When politics clashes with economics by Dr Maleeha lodhi

Although parliament will be completing its full term in a few months time, the government is still reluctant to announce a date for general elections. The avoidable uncertainty is exacting a heavy economic price, by delaying urgent policy decisions that are needed to avoid a full-blown economic crisis. The danger of such a crisis is heightened by official inaction on both internal and external dimensions of the country’s worsening financial position.

Government leaders have been sending mixed signals on the timing for the general election. At times they have hinted at elections by March 2013. On other occasions, in leaks and ambiguous statements to the media, they have indicated that polls might be held in April or May.

This political posturing has a twofold aim. Keep political rivals guessing and off balance. And use the poll date as a bargaining tactic in on-again, off-again talks with the opposition on a caretaker administration that the government is constitutionally obligated to install by agreement.

Opposition leader Nawaz Sharif has occasionally questioned this approach. But he has stopped short of pressing for an immediate election date, confident perhaps that, whenever they are held, the elections are his to win. The other parties in the ruling coalition want to be in the corridors of power as long as they can and therefore have little incentive to call for an earlier poll.

In any parliamentary system determining the election timing is the prerogative of the party in power, which almost always uses this to its political advantage. But rarely does a government constantly dance around the timing in the way the PPP-led coalition has done, spreading deliberate confusion and uncertainty about the date. At one point it even instigated media speculation that elections could be postponed. This is despite the fact that when parliament’s constitutional tenure ends in March 2013 general elections have to be held within sixty days of the assemblies’ dissolution.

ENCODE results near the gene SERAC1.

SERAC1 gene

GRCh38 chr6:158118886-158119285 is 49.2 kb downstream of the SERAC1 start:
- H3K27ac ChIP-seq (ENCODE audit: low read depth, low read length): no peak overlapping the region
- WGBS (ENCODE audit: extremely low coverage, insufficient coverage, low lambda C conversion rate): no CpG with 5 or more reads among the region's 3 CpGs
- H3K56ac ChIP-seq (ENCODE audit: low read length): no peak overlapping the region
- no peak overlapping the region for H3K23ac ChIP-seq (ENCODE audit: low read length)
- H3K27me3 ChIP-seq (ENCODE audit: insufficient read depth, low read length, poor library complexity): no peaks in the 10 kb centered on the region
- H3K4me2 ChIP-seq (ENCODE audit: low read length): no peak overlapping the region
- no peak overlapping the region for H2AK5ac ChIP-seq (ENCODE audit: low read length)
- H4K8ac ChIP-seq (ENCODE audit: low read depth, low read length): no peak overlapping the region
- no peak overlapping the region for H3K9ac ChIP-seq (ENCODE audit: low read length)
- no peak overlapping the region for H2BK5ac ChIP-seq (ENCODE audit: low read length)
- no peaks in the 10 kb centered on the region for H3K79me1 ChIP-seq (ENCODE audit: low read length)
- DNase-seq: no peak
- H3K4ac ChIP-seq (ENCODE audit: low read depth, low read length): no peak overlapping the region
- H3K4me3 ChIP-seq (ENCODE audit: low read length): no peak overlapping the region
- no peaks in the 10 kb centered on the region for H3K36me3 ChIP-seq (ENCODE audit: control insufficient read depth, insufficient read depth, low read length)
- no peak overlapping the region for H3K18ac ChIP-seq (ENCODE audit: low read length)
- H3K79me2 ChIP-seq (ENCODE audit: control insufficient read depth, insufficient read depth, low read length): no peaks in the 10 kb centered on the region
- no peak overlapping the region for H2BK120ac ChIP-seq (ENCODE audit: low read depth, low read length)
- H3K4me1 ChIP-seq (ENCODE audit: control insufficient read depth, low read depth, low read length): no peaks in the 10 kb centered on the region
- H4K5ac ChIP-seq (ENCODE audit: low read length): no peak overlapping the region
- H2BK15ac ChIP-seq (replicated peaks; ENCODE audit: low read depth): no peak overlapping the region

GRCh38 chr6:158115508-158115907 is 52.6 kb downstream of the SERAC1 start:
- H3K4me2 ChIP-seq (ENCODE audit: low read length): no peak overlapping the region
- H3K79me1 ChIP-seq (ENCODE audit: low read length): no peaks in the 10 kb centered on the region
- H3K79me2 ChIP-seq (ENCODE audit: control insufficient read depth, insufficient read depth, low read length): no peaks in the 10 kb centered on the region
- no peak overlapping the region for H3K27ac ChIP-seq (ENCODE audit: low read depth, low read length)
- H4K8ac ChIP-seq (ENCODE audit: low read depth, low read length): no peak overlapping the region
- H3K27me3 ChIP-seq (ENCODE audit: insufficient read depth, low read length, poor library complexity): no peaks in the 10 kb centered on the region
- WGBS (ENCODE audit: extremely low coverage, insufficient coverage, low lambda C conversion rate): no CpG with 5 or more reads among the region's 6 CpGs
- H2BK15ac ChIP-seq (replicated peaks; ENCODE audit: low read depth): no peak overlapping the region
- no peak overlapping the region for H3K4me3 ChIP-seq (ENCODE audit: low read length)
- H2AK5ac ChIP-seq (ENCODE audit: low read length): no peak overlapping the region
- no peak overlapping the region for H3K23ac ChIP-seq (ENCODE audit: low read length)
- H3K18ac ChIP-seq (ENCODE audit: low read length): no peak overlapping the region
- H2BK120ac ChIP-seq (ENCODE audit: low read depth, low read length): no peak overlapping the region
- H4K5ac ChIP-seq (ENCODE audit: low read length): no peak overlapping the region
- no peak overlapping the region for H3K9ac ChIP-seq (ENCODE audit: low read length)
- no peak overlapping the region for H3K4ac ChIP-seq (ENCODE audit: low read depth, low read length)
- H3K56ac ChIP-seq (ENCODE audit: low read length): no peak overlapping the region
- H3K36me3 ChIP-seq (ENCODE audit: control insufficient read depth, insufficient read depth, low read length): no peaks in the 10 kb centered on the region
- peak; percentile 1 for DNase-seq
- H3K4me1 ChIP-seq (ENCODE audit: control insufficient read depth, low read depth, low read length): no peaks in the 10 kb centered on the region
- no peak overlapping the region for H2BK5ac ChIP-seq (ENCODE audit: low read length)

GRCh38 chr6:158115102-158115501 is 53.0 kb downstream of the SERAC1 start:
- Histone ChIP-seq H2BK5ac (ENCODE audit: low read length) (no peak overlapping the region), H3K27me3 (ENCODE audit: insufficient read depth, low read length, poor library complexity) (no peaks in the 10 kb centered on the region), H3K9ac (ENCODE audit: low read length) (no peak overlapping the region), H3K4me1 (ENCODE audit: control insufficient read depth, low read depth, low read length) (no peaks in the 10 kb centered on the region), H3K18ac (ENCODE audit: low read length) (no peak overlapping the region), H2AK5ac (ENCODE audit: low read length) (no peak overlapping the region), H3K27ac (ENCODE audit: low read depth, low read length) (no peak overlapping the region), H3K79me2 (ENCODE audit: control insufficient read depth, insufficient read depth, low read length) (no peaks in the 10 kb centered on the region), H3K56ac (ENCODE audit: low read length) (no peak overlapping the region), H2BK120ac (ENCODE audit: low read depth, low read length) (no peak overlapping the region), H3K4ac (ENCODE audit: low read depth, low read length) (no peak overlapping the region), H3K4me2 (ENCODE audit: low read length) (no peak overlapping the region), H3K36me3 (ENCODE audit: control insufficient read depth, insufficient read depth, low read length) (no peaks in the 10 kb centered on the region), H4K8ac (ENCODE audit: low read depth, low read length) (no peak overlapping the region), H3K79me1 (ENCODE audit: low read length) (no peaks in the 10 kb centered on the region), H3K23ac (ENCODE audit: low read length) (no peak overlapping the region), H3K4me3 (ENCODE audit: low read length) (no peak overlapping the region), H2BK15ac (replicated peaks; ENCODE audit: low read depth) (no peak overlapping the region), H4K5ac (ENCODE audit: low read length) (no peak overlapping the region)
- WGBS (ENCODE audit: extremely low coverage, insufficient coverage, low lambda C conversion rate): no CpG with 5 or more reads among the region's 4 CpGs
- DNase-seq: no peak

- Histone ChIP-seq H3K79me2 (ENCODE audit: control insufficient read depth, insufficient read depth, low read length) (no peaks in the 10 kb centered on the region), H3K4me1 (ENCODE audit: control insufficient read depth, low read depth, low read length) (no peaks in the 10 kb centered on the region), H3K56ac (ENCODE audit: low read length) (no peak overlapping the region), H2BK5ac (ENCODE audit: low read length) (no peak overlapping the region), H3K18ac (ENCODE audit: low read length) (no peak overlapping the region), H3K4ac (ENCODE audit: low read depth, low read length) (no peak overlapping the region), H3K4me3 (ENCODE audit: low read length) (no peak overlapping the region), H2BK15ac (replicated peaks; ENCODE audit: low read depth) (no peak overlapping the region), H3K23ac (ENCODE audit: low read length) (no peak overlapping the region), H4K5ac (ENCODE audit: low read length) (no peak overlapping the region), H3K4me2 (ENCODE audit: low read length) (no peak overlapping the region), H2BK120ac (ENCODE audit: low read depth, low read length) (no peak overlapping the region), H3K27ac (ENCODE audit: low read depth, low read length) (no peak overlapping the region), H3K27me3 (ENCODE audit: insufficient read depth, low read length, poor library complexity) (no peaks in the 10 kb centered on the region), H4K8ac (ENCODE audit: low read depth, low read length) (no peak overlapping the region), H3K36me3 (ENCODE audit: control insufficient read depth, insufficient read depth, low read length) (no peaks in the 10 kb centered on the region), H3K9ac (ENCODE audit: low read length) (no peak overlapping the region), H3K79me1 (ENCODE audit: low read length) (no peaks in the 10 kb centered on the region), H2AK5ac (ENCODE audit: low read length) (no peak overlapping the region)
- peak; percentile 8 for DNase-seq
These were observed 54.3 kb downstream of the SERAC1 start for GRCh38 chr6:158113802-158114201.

The government has chosen to obfuscate the poll date at a time of growing disarray in the country – conditions that require a government empowered by a fresh mandate to provide leadership and chart a new direction. Last week’s sectarian and militant attacks were the latest reminder of the breakdown of law and order across the country. Karachi’s unchecked descent into lawlessness, collapse of government authority in Balochistan and the growing fiscal and economic crises are all a consequence of the lack of governance and a rudderless ship of state.

This dire situation underscores the need for a fresh mandate from the electorate, so that the next government can move decisively on a number of pressing issues. The reform-shy PPP government has long avoided taking tough decisions. It now cites the approaching election as its latest alibi for shirking serious policy actions. This means that in the period leading up to the elections, the ruling coalition will hold office but take no policy decisions, engage in politicking not problem solving and justify inaction by its preoccupation with electioneering. The current disarray can therefore be expected to continue.

In this backdrop, unpredictability about the election timing may serve the ruling party’s purpose, but not the interests of the country. Nowhere is this more evident than on the economic front. Delay in instituting corrective measures to address the worsening budget and balance of payments deficits increasingly risks pushing the economy over the edge.

The upcoming visit to Washington by the government’s economic team may be a measure of its desperation to raise much needed resources (by seeking US payment of coalition support funds), having failed to attract external financing so far. But such bowl-in-hand diplomacy may have already run its course. The country’s financing requirements are now too sizeable to be met by this kind of ad hoc economic management.